I recently made a trip to Japan to visit a few craftsmen and catch up on a couple projects we have in the works for Nalata Nalata.
When I landed in Tokyo, I headed straight for the Te Te Te exhibition. The show was held at the Tolot Shinonome building, home to a contemporary art gallery and the perfect setting to showcase a variety of contempoary homeware brands.
At the show I ran into Taku and Oji Masanori who we had just hosted in NYC a couple weeks prior for the KUMU exhibition. I also got to see our friends at 10¹² Terra who had their new Showcase Long collection on display and also saw Yamazaki Yoshiki of RetRe, who was showing his new line of metal dinnerware products called Onami – Both collections which we currently have in-store.
The entire Daiyo candle collection was displayed and I met several makers that we’re big fans of, including Katsuhisa and Mizuho Hira, the husband and wife team behind Studio Prepa. We can’t wait to bring their new glass teapots to the shop!
After the show, Taku offered to take me to a Nabe hot pot style dinner. All the familiar faces came along including Mr. Futagami, Daisuke Tsumanuma, Naoto Yoshida, Oji Masanori, Hajime Imamura and Yoshiki Yamazaki. I’ve been keen to try a traditional one in Japan and was lucky enough to try it in the Ryogoku district of Tokyo, also known as the Sumo Wrestling district, where the best hearty Nabe style cooking is found.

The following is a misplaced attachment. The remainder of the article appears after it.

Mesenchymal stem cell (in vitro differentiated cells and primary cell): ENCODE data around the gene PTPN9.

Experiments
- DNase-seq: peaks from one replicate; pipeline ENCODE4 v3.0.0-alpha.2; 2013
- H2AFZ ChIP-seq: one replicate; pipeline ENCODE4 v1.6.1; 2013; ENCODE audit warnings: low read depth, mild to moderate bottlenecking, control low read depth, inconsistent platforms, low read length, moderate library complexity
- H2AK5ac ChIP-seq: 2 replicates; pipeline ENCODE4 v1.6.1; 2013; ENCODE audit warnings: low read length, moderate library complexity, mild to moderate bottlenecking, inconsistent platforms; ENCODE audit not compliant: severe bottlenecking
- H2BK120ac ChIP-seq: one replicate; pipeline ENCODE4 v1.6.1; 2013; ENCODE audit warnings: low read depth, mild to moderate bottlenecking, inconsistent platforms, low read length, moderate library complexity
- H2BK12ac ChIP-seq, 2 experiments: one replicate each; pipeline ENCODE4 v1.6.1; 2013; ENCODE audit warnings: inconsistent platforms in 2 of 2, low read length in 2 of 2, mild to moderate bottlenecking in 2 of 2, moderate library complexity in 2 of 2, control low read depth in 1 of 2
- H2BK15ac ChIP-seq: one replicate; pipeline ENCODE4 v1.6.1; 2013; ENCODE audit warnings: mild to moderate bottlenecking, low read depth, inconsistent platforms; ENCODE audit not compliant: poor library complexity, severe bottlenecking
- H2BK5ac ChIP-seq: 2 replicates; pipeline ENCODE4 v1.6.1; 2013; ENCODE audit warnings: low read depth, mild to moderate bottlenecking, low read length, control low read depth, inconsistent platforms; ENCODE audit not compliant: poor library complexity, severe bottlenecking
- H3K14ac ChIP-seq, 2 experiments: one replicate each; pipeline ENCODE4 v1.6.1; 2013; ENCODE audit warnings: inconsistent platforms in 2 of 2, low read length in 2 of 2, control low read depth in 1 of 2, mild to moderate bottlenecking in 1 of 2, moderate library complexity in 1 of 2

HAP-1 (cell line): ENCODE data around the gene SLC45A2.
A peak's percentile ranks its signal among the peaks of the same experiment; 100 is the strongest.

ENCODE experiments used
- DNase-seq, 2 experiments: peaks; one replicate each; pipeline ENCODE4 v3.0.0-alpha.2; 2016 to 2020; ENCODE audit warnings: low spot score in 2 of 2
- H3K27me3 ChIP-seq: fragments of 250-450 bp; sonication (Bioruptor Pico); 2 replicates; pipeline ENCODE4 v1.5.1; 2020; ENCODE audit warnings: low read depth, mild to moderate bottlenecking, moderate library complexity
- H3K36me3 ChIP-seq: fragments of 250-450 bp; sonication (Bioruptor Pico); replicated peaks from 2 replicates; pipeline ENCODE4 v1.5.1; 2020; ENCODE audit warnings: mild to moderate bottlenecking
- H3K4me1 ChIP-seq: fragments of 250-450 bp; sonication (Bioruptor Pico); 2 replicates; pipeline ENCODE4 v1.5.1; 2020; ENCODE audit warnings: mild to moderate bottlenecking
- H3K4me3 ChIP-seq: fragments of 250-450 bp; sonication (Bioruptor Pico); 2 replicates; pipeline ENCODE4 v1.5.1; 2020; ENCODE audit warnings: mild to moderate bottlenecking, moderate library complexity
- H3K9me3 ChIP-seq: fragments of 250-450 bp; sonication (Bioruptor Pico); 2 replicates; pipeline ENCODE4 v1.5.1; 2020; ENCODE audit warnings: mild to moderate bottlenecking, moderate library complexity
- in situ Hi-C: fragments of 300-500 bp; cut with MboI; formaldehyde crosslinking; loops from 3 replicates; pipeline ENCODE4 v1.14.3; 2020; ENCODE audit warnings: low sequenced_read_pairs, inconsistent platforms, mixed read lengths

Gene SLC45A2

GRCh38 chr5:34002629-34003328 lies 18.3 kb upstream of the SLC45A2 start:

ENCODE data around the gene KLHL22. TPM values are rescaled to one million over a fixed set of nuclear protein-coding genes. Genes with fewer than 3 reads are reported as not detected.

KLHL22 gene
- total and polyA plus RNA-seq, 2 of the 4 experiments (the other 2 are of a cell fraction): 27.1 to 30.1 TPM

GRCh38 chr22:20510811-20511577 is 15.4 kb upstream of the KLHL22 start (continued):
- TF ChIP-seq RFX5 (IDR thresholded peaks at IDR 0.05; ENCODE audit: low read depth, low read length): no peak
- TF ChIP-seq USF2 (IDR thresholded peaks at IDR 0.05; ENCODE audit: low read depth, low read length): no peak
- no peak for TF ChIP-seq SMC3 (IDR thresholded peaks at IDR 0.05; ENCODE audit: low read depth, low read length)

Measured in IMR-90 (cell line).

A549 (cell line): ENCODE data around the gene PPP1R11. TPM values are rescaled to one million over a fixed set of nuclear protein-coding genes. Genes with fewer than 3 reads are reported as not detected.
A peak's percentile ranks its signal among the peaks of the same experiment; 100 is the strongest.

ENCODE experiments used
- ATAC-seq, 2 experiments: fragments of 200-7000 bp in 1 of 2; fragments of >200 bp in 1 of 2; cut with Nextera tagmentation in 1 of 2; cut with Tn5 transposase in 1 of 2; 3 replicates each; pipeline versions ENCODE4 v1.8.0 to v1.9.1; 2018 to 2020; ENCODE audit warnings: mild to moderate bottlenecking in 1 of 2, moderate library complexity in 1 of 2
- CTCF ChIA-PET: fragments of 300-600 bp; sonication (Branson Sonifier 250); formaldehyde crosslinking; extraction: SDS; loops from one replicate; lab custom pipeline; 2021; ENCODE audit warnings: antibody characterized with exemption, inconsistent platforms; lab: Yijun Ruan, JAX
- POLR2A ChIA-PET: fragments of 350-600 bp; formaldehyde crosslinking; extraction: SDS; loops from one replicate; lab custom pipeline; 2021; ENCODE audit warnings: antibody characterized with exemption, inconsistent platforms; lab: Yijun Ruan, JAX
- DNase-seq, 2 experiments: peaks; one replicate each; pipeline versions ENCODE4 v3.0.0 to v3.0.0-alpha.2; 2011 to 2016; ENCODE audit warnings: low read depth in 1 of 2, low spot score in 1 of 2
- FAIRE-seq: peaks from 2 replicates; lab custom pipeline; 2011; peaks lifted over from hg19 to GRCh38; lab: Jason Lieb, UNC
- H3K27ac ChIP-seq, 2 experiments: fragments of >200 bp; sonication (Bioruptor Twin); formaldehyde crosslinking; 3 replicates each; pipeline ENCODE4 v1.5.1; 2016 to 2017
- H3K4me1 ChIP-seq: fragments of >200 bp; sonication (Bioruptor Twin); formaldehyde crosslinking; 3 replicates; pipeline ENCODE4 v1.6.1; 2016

The meal lived up to the expectation and I’m now an even bigger fan of this kind of cooking and already have a few recipes Angy and I will be experimenting with using our clay donabes.
The next day I had a quick lunch with Arthur and Shane over at HAVEN who happened to be in Japan on a buying trip. Arthur travels to Tokyo frequently and knows the city like the back of his hand so when he said he frequents a place called Tonkatsu Maisen that has the best panko crusted pork cutlets… I had to try it! It was amazing and I highly recommend it if you’re ever in the Aoyoma neighborhood.